Kitchen & Bath Design News

DEC 2018

Kitchen & Bath Design News is the industry's leading business, design and product resource for the kitchen and bath trade.

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Page 46 of 67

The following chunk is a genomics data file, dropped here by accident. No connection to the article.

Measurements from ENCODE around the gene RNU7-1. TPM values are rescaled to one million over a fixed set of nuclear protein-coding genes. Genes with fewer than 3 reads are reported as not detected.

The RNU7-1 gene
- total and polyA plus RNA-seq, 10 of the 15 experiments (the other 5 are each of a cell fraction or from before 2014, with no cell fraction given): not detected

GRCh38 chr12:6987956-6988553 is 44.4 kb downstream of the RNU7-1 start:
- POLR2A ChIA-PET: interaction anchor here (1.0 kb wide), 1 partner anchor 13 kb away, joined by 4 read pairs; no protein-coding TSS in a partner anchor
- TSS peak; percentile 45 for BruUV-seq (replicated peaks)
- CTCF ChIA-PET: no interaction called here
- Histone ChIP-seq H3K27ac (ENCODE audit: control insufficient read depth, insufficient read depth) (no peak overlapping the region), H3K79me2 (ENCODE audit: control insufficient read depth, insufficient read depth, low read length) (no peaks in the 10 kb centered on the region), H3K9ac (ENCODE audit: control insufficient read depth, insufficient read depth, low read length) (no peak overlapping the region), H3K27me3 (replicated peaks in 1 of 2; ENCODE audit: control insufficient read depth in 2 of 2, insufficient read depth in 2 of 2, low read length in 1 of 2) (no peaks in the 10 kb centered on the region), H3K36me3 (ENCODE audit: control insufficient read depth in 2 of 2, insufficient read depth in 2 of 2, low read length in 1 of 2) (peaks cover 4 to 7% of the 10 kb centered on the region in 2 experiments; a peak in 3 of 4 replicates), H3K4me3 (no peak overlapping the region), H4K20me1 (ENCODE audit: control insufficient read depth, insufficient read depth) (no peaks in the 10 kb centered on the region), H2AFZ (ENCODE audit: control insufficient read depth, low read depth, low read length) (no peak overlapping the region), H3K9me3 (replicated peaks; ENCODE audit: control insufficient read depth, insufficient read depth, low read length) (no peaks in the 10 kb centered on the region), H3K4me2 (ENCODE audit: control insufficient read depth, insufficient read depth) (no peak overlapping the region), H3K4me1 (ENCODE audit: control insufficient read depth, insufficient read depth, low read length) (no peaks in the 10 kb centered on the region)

entered the U.S. market. Designers wanted appliances to disappear into the cabinets. Black glass and stainless steel were the hot finishes, while fully outfitted second sinks became the norm in these huge kitchens. • Layout Preferences: Living rooms were disappearing so that the kitchen gathering space could dramatically expand. New-construction designs included high ceilings in these kitchen spaces. Designers also began to connect indoor kitchens with outdoor living spaces. Because of the expansive array of new point-of-use appliances, the trusted triangle layout guideline expanded into plans being eval- uated after identifying multiple pathways through these multi-tasking spaces. • Business Models: Company marketing managers started to forge alliances with other sources to collaborate on displays or photography sets to ensure a unified "look" was created. No longer did the cabinets alone define the style: All ele- ments of the space contributed to the room's personality. While shelter magazine editors continued to influence consumer style preferences, talented kitchen designers began to gain recognition as the style leaders within their communities. INSPIRATION FROM 2000 TO THE PRESENT Talented kitchen designers have increasingly become respect- ed members of the design community. These specialists led to kitchens becoming an integral part of large, open spaces within the home – or expertly concealed working centers hidden behind functional door hardware systems. Our current ability to personalize spaces so effectively is grounded in the work of manufacturers who re-imagined their products from single-purpose items to multi-tasking centers. Today, sinks grow or shrink in size and serve as both a water vessel and countertop work surface. LED lights change in Kelvin tem- perature with a touch. Appliances offer refrigerators that have a switchable drawer: freezer to refrigerator. Ovens combine a variety of cooking methods, all pre-programmed for ease of use. This idea from the early 2000s that the space plan and the equipment in it must be flexible to suit the family's lifestyle is the foundation of good design today. surfaces moved the worktop beyond being just a landing spot, to a product able to help define the personality of the kitchen. This change launched the shift from cabinet styling dictating the aesthetic to the room being designed as a totally integrated and organic space. Today, good designers select all materials – often at the same time – considering each equally important as they create unified-yet-eclectic combinations of shapes and forms for great personalized kitchens. Design Highlights from the '90s • The Look: As the kitchen became part of an open gathering area called the "Great Room," clients wanted cabinets to look more like furniture than storage boxes. Cabinets were fashioned after historical furniture pieces and constructed with inset joinery. Only the best cabinet companies could produce highly detailed rooms awash with Old World elegance. Very complex glazed finishes in soft colors and strong accents were popular as well as highly detailed decorative hardware. At the same time, a modern, minimalistic contempo- rary style showcasing gloss or matte polyester or acrylic finishes was gaining traction. "Over-the-top," hard-to- produce exotic veneer roomscapes were requested. Great innovations were also occurring in the casework con- struction, with full-overlay cabinetry become much more available. • The Details: Other than a decorative light over the table or island, lighting remained a functional element, with halo- gen under-cabinet lighting replacing fluorescent systems. • Surfaces: Stone was everywhere: counters, floors, walls. Stone tiles or "subway" glazed tiles were used for back- splashes. Solid surface continued to gain favor in Europe while, in the U.S., the new countertop of choice was dramatically patterned granite with signature waves of movement. Floors were wood or wood look-alikes. • Appliances/Fixtures: Appliance companies began expand- ing into multiple categories. The integrated look of built-in appliances gained in popularity as European companies In the early years of the new century, an explosion of manufacturing and engineering innovations supported the designer's focus on creat- ing a totally integrated living environment in the kitchen. This kitchen showcases the cabinetry sophistication of a veneer sequenced match layout across the door panel and the flat center panel created by Premier Custom-Built cabinetry for Giorgi Kitchens. That problem micro- wave from the '80s is now behind doors on one side of the integrated refrigerator, and the dishwasher is raised to facilitate access. Photo: Courtesy of Pietro A. Giorgi, Sr., CMKBD, Giorgi Kitchens & Designs and Ellen Cheever, CMKBD, ASID, Ellen Cheever & Associates December 2018 • 47

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